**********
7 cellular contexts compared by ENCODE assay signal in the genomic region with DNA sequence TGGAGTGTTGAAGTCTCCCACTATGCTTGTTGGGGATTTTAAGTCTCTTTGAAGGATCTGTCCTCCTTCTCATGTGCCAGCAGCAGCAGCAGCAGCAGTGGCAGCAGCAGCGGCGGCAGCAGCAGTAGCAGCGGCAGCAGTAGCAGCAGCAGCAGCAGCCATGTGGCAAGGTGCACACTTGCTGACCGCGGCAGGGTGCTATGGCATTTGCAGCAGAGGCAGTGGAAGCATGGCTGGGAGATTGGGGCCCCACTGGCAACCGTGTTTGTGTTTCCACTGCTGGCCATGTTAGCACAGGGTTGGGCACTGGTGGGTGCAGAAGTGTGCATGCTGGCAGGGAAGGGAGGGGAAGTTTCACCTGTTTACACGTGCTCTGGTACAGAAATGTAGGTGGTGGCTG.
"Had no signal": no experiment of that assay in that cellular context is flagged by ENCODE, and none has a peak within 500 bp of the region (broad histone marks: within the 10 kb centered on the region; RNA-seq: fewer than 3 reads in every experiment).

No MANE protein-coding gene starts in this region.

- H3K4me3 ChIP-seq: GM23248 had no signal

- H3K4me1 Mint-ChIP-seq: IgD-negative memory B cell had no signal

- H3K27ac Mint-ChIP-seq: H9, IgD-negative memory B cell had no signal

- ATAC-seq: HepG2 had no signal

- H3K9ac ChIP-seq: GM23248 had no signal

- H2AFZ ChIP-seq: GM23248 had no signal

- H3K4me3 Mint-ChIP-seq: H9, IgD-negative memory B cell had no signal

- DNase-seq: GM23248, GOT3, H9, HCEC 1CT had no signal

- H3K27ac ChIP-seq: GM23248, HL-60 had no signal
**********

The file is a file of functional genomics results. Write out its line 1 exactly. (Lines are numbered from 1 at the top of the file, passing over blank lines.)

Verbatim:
7 cellular contexts compared by ENCODE assay signal in the genomic region with DNA sequence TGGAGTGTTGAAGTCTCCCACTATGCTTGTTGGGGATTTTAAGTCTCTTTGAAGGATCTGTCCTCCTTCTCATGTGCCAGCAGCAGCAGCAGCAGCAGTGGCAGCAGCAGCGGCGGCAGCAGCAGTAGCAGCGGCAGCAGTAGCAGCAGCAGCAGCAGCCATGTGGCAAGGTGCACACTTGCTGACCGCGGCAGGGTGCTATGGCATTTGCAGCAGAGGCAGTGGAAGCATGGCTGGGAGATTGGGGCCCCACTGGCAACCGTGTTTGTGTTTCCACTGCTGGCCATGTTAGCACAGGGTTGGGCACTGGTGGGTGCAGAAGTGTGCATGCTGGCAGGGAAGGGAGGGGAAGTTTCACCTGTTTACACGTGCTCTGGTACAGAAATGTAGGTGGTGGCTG.